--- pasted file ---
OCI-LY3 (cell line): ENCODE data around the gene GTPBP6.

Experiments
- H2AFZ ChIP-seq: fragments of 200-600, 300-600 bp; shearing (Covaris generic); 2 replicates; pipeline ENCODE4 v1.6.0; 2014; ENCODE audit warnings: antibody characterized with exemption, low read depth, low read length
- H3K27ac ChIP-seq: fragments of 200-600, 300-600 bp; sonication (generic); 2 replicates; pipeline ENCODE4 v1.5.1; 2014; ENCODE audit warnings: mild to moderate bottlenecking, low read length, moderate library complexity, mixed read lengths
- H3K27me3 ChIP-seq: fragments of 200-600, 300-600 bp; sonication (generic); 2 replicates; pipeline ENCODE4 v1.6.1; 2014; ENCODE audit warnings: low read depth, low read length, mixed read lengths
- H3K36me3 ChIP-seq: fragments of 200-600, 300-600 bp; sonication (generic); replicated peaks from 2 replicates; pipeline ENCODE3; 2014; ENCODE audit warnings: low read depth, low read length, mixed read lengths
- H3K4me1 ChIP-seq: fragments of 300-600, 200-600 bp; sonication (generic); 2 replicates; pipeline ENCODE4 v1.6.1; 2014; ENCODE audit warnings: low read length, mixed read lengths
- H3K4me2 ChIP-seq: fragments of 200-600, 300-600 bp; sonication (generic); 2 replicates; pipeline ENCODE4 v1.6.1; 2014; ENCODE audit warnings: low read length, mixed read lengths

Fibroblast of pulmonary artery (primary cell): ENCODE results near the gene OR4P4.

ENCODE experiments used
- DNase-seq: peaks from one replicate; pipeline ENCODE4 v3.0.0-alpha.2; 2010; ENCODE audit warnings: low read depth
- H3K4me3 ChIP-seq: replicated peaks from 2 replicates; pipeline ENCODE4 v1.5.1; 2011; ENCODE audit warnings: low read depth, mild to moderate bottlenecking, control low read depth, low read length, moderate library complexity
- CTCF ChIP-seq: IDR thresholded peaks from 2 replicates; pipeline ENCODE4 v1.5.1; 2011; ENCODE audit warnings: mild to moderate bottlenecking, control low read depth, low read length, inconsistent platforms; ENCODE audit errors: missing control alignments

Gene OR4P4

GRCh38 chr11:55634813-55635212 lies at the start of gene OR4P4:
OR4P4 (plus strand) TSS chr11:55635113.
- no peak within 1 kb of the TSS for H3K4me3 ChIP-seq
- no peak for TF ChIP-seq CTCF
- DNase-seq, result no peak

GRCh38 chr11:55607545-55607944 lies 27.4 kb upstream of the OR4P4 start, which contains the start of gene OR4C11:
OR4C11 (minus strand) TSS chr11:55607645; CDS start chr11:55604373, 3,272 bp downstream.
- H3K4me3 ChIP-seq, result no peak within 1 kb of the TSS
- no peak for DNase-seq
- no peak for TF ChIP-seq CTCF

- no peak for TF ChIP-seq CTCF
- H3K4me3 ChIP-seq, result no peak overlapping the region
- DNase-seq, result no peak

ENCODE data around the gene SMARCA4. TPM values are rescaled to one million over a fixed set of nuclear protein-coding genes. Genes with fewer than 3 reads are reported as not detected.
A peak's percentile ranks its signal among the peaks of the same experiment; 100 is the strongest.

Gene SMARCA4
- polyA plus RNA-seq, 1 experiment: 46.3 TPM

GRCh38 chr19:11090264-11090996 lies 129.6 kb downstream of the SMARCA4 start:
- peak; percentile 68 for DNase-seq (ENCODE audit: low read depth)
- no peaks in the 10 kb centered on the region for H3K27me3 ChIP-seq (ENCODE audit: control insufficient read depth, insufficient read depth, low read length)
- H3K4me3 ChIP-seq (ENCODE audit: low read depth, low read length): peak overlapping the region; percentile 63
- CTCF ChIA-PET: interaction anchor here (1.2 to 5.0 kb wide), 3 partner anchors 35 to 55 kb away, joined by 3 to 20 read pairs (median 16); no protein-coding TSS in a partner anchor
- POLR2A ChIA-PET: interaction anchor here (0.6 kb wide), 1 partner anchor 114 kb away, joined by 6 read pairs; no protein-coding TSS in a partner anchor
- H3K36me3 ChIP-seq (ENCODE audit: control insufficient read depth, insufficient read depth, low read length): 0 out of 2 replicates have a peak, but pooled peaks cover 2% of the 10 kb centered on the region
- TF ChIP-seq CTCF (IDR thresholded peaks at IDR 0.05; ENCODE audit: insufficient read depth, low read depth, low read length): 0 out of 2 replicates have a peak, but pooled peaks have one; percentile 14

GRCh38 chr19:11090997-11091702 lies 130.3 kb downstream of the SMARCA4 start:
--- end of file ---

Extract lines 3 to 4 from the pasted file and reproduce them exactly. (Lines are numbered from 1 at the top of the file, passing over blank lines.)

- H2AFZ ChIP-seq: fragments of 200-600, 300-600 bp; shearing (Covaris generic); 2 replicates; pipeline ENCODE4 v1.6.0; 2014; ENCODE audit warnings: antibody characterized with exemption, low read depth, low read length
- H3K27ac ChIP-seq: fragments of 200-600, 300-600 bp; sonication (generic); 2 replicates; pipeline ENCODE4 v1.5.1; 2014; ENCODE audit warnings: mild to moderate bottlenecking, low read length, moderate library complexity, mixed read lengths